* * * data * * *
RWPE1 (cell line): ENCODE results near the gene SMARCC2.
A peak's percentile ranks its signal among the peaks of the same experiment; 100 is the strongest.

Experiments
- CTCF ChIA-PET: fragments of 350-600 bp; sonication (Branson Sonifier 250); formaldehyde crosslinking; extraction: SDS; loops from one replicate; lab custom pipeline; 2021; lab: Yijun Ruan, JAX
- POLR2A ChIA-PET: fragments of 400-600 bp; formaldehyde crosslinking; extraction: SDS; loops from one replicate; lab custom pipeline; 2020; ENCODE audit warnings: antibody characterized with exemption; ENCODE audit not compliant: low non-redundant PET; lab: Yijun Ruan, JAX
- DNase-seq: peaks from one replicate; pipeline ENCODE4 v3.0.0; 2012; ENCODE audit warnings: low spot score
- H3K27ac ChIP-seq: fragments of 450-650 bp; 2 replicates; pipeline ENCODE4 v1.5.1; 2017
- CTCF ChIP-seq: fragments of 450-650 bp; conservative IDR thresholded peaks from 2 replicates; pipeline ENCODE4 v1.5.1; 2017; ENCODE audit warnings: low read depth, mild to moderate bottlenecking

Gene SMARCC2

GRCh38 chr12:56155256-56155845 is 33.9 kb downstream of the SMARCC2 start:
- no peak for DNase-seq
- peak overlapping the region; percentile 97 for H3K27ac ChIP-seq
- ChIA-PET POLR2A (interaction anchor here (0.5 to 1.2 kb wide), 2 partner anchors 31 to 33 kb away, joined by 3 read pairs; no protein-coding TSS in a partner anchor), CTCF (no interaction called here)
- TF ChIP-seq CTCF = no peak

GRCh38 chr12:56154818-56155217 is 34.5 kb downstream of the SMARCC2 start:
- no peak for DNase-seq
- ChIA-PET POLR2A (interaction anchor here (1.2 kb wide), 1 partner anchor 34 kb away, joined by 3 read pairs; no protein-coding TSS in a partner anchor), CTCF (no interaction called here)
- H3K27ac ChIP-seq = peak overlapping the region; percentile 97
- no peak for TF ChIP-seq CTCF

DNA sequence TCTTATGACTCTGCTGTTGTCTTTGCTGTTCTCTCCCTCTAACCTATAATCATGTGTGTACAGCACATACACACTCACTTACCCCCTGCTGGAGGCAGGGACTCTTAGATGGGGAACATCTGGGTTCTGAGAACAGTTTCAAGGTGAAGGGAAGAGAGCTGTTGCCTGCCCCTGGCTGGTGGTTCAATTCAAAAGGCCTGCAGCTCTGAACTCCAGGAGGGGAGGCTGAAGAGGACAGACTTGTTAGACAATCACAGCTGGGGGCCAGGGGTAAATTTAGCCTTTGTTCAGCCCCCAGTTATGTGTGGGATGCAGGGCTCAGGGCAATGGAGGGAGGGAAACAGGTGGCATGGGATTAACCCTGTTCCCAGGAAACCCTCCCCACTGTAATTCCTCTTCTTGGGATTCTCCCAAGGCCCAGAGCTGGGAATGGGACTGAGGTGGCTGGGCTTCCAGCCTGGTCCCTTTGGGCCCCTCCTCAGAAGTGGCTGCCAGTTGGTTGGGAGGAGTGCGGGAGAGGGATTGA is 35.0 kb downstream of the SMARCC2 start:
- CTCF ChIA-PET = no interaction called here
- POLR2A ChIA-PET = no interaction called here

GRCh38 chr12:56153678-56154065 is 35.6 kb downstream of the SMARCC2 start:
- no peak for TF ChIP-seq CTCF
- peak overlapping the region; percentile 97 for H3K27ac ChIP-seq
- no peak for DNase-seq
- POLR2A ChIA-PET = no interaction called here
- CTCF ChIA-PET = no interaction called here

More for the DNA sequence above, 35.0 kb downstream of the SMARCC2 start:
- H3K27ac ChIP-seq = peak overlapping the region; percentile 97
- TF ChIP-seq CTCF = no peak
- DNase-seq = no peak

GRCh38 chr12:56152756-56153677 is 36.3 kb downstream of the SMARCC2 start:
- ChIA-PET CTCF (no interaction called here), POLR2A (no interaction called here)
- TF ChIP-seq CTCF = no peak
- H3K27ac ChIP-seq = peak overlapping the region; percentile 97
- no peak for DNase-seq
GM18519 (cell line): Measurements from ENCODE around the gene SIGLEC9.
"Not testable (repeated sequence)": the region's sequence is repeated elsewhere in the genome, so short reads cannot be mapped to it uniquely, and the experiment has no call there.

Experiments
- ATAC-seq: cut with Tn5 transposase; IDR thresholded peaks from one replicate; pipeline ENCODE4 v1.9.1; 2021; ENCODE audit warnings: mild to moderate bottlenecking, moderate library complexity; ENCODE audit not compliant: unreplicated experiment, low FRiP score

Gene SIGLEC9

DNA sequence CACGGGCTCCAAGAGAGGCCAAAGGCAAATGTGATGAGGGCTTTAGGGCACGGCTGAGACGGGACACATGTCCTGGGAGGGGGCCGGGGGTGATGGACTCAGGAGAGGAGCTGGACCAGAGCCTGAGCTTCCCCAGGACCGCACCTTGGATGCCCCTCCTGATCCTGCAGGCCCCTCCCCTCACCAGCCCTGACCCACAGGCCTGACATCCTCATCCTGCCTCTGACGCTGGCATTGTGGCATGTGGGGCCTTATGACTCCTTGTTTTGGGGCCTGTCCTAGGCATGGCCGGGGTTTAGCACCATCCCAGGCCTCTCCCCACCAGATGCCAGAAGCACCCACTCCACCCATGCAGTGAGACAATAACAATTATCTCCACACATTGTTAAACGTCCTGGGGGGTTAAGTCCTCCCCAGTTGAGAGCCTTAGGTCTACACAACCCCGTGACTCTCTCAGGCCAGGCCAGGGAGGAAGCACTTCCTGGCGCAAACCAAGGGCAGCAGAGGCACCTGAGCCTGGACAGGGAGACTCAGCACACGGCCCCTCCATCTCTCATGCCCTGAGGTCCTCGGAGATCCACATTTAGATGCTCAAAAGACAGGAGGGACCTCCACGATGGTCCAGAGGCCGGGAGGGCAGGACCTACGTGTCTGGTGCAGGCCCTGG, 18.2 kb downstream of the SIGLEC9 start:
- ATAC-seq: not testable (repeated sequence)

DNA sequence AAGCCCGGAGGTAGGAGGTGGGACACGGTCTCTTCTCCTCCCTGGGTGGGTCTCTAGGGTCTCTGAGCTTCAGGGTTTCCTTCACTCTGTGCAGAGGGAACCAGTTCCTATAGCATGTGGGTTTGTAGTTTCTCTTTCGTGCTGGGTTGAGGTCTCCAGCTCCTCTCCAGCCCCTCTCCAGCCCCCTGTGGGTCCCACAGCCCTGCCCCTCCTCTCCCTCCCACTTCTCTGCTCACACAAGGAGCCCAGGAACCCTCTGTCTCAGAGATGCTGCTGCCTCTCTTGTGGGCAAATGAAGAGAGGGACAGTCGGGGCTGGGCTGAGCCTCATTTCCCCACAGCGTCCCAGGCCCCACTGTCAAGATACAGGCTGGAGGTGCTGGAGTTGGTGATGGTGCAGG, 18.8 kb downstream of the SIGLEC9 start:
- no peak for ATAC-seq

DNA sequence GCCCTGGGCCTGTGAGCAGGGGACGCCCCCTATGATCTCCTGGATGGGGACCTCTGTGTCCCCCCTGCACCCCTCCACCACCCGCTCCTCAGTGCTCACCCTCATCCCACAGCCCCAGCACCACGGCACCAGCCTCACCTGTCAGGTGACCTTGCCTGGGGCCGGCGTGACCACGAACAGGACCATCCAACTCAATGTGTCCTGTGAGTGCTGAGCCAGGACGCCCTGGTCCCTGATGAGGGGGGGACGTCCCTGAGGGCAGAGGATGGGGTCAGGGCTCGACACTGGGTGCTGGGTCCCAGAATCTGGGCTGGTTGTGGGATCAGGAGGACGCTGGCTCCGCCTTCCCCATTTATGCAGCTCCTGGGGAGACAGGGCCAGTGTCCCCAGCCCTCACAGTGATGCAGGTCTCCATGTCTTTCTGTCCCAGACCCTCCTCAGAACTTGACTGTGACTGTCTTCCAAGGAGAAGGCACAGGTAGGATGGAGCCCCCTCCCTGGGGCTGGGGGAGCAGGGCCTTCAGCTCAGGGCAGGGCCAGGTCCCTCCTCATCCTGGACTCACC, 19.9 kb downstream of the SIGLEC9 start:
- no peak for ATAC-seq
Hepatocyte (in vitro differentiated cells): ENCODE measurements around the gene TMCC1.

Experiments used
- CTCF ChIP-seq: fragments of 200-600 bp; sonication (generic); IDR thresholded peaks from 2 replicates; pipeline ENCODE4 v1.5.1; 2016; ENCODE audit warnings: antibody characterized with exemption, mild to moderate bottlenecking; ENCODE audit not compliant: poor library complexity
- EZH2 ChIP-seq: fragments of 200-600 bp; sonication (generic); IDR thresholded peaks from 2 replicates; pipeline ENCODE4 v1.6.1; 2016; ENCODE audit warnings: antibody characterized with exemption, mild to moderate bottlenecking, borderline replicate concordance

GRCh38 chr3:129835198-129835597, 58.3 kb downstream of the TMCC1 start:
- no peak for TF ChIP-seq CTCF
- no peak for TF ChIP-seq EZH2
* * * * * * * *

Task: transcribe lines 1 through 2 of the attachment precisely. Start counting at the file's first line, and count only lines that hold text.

RWPE1 (cell line): ENCODE results near the gene SMARCC2.
A peak's percentile ranks its signal among the peaks of the same experiment; 100 is the strongest.